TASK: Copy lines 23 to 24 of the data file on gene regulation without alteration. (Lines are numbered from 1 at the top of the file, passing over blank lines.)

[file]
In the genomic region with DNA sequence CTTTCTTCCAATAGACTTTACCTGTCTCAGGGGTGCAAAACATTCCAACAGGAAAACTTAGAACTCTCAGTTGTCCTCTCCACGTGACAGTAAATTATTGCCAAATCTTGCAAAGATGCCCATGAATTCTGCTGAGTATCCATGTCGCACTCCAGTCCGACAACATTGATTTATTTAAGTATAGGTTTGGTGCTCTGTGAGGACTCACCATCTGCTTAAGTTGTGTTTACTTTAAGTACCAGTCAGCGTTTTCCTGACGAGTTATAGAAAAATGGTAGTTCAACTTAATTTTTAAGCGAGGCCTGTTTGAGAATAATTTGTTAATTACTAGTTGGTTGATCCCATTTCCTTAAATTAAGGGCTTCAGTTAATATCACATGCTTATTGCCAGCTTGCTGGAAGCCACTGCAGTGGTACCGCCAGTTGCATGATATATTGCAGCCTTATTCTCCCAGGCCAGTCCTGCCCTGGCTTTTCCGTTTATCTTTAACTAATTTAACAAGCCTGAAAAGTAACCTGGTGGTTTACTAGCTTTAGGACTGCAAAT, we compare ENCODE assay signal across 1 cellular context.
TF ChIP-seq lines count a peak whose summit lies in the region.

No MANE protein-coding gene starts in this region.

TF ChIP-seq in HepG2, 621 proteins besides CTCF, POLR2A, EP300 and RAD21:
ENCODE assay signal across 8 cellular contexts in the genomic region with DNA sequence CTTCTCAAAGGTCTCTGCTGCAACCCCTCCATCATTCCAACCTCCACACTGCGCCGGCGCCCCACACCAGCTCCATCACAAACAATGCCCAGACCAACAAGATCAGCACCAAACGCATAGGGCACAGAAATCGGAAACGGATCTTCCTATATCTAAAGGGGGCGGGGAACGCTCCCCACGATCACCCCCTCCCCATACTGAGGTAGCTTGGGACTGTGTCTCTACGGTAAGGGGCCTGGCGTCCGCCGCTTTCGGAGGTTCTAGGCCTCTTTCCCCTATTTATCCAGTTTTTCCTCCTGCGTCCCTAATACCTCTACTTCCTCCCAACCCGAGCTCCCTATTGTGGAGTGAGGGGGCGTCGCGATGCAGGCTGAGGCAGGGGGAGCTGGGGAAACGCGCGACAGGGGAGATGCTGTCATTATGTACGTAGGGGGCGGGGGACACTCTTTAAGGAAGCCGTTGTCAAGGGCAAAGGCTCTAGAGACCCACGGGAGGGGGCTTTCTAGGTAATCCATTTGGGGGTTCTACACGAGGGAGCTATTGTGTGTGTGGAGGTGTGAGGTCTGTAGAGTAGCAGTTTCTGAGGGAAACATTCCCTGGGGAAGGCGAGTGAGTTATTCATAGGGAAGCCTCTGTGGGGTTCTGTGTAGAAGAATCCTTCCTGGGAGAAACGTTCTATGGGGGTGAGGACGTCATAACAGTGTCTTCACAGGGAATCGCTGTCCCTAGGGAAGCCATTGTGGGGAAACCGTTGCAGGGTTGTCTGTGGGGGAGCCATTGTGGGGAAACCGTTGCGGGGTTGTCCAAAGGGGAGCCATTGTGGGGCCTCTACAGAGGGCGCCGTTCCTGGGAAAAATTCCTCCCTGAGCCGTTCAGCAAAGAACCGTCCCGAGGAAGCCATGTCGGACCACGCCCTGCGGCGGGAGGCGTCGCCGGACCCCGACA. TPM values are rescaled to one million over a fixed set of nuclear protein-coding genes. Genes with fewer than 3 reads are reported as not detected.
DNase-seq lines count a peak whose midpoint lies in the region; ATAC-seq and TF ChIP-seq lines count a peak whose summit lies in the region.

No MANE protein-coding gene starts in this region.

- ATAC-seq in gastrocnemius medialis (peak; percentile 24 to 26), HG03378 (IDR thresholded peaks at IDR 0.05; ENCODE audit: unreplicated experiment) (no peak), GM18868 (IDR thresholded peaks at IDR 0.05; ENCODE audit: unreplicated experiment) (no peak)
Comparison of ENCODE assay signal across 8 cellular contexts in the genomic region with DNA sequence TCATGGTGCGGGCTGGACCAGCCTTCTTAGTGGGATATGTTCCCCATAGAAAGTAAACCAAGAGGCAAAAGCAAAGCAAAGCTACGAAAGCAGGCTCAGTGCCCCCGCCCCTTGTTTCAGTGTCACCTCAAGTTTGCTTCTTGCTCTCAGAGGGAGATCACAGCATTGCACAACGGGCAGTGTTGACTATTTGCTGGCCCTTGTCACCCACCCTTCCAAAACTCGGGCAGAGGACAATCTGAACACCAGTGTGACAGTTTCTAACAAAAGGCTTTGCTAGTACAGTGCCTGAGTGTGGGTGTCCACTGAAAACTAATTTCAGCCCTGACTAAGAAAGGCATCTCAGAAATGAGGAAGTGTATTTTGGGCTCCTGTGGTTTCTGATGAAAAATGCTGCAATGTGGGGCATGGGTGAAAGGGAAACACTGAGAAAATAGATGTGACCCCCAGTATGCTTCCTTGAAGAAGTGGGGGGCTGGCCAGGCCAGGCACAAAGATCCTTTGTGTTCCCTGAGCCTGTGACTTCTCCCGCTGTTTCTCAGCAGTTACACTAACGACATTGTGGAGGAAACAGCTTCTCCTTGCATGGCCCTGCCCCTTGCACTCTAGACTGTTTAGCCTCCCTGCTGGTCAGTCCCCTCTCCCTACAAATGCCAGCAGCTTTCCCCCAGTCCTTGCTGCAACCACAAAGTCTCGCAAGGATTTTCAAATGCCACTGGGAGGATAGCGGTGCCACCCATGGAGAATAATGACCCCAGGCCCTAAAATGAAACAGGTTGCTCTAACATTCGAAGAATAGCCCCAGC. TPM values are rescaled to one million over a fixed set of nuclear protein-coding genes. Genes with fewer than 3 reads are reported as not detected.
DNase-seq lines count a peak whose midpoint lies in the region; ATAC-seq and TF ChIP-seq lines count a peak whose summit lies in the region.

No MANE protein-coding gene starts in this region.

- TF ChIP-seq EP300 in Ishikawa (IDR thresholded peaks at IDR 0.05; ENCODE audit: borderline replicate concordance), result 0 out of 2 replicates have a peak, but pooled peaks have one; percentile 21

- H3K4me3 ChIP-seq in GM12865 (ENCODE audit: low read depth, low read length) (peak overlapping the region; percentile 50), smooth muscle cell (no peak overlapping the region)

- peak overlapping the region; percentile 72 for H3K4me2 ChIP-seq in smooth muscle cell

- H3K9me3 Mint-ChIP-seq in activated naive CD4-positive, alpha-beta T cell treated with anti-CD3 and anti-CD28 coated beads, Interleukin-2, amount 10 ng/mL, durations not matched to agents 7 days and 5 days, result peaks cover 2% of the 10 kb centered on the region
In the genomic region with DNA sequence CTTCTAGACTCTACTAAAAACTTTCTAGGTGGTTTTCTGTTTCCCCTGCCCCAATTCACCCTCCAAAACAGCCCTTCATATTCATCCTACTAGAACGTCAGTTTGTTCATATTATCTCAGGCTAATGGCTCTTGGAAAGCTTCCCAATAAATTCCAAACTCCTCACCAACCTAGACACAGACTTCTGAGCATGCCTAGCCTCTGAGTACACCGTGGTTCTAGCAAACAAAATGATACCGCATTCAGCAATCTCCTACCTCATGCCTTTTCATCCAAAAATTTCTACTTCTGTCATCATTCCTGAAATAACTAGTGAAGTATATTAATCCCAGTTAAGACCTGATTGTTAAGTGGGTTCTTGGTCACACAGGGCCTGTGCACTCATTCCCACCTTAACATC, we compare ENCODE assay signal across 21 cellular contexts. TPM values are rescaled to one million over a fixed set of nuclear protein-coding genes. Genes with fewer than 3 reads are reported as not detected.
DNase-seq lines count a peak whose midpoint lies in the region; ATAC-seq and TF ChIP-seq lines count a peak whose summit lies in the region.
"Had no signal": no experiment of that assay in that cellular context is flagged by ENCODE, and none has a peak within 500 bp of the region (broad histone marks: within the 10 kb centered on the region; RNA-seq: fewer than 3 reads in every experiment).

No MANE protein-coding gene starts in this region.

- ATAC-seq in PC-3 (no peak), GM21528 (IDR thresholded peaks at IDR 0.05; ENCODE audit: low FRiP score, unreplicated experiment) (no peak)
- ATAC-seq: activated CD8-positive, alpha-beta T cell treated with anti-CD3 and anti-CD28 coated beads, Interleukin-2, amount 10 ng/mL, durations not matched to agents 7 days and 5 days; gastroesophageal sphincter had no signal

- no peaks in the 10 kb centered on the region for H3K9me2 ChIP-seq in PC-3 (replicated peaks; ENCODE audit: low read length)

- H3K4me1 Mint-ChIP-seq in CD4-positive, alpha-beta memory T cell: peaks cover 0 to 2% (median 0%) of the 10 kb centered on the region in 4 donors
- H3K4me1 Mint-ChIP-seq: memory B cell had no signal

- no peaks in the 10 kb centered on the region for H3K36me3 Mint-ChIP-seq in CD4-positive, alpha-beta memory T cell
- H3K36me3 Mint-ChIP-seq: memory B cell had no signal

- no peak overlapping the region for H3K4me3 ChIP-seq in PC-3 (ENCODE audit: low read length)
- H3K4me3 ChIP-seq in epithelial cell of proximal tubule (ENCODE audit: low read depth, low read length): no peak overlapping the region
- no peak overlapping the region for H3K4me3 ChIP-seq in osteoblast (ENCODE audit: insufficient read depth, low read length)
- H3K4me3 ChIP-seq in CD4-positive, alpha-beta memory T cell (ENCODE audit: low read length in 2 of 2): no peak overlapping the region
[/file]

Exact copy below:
- H3K4me1 Mint-ChIP-seq in CD4-positive, alpha-beta memory T cell: peaks cover 0 to 2% (median 0%) of the 10 kb centered on the region in 4 donors
- H3K4me1 Mint-ChIP-seq: memory B cell had no signal